2018 Spring Newsletter
Wash Day 1916 – from Progressive Farmer, March 1974 A Kentucky grandmother gave a new bride the following “receipt” for washing clothes. It appears below just as it was written and despite the spelling, has a bit of philosophy. 1. Bilt fire in back yard to heet kettle of rain water. 2. Set tubs so smoke won’t blow in eyes if wind is pert. 3. Shave one whole cake lye soap in bilin’ water. 4. Sort things, make 3 piles, 1 pile white, 1 pile collored, 1 pile work britches and rags. 5. Stir flour in cold water to smooth, then thin down with bilin’ water. 6. Rub dirty spots on board, scrub hard, then bile. Rub collored, don’t bile, just rinch and starch. 7. Take white things out of kettle with broom stick handle, then rinch and starch. 8. Hang old rags on fence. 9. Spread tee towels on grass. 10. Pore rinch water on grass. 11. Scrub porch with hot soapy water. 12. Turn tubs upside down. 13. Go put on house dress, smooth hair with side combs, brew cup of tee, sit and rest and rock a spell, and count blessings. In the fall of 1865 a party of nine men, with their wives and families left New Douglas, Ill., and came by wagon to Miami County, arriving here October 20 of that year. There were in the party Peter Lowe and family, W. F. Edwards and family, Robert Gregg and family, George Laws and family, James Jones and family, Mr. Hittle and family and others whose names do not recur to memory. All the men and women who were in that party are dead except Mr. and Mrs. W. F. Edwards who removed to California two weeks ago, and Mrs. Robert Gregg, who lives in Chanute. W. A Lowe of Middle Creek Township, who was then a boy of eight years, is the oldest one of the children who came with the party who now lives in the county. With what fond hopes and bright prospects those young husbands and wives --- for all were then young --- with their little families faced the west as they left their Illinois home. And what promise the beautiful fertile prairies of Kansas held out to them. They endured many hardships, as all pioneers everywhere do, but they faced them bravely, and the joy of life in the new country brought happiness and contentment. They helped build up Miami County into one of the richest portions of this great State, and most of them died and were buried here amidst the scenes of their best endeavor, leaving the memories of lives well lived and deeds well done. Hang this above your automatic washer. When things look black, read again. A MEMORY OF THE PAST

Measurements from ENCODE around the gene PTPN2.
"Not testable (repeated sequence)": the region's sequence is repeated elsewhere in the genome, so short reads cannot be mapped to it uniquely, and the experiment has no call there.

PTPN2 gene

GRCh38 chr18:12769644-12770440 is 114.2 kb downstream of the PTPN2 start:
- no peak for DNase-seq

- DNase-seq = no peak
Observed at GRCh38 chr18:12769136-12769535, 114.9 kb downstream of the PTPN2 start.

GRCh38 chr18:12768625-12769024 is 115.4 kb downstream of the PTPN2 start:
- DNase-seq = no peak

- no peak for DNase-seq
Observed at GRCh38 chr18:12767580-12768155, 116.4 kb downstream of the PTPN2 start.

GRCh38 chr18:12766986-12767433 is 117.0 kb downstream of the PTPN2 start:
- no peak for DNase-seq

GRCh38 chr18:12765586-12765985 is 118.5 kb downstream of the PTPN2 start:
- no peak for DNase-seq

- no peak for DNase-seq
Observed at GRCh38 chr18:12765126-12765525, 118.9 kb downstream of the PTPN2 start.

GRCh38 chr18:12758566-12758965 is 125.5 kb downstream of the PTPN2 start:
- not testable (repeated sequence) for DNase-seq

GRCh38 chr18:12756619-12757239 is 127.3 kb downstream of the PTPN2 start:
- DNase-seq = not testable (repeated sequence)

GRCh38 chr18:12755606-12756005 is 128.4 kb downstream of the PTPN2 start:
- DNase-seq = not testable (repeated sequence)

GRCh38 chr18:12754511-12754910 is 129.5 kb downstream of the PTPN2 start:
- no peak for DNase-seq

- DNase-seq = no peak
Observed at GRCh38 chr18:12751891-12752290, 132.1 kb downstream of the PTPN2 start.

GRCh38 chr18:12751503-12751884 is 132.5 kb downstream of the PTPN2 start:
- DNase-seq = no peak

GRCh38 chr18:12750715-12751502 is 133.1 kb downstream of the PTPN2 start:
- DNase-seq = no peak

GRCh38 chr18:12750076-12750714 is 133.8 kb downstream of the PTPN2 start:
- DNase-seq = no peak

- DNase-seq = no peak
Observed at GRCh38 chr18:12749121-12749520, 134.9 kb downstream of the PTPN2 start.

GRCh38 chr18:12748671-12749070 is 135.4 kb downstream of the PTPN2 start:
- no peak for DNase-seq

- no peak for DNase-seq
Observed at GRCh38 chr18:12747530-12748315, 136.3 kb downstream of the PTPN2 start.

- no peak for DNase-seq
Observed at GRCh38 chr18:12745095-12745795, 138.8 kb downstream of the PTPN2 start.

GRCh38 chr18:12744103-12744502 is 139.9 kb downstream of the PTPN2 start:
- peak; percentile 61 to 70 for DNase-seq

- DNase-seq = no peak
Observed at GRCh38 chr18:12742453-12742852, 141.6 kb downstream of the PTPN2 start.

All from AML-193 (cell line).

All this reminds us of how fleeting is life --- how near the end is to the beginning.
(from Miami Republican, Oct. 11, 1912, f. page)
TOMORROW IS ANOTHER TOWN The Anatomy of a Circus An autobiography by James R. Patterson A history of the Great Patterson Shows when the circus maintained winter quarters in Paola. Tax included price is $28.00
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